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Stamp duty will cost average homebuyer £7500 by 2016

From Property Talk Live on July 22, 2014

At the current rate of house price growth (10% a year) the buyer of an average UK home will be subject to a 3% stamp duty tax rate before the end of 2016 according to a new report from haart estate agent.

An acute shortage of supply has eased as new homes for sale increased 5% annually and new buyer demand fell by 1.8%. The estate agent says there has been no knock on effect yet in the number of UK property exchanges, which is up 9.2% on June 2013.

Paul Smith, CEO of haart, the UK’s largest independent estate agent, with a network of over 200 branches, comments:

“If national property prices continue to increase at their current rate, the average price of a UK home will fall within the 3% stamp duty tax bracket before the end of 2016 – which means buyers forking out at least £7,500 on top of other costs when moving home. Where a property tips over into this 3% tax band, an extra penalty of at least £5,000 is incurred on any property priced over £250,001.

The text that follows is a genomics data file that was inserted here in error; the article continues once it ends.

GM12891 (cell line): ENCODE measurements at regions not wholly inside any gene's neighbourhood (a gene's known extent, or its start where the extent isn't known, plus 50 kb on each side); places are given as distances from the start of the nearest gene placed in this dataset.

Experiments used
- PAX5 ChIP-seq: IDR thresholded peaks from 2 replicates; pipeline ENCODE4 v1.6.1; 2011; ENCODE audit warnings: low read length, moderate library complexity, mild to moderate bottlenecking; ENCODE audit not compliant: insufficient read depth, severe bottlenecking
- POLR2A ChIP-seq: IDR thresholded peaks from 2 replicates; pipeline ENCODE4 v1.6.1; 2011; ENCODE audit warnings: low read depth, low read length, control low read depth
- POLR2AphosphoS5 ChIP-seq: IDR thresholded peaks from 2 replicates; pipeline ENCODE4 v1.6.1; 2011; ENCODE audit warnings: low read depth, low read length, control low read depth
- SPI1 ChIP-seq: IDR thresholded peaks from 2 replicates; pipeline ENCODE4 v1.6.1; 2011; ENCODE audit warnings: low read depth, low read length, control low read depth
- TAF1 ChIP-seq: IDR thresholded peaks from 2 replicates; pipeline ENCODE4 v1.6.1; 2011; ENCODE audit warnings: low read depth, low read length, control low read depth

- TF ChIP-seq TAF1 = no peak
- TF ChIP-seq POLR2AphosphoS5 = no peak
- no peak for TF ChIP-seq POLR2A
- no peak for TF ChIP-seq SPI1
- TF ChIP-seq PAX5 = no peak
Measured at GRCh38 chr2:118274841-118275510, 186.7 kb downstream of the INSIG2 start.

“Stamp duty bands have not moved upwards in line with house price inflation, a fact that successive Governments have benefited from to the tune of £4.7 billion for 2012/2013. First-time buyers, who pay an average £154,645, have no relief as they are already in the 1% stamp duty band. The Government, and the Bank of England, need to be careful not to overcool the market and by raising the stamp duty tax threshold could help keep the market fluid.

“The new Mortgage Market Review measures are having an impact, but the new affordability tests and stricter scrutiny are applied at an early stage which means that only realistic buyers are considered and unrealistic ones are filtered out of the process quickly. This explains the fall in buyer registrations by 1.8% annually UK-wide (really a fall in unrealistic mortgage applicants being able to progress) with no accompanying dip in average property prices or in annual UK sales. These are the first signs of the market undergoing a natural, cathartic process of self-correction.”

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Source: Property Talk Live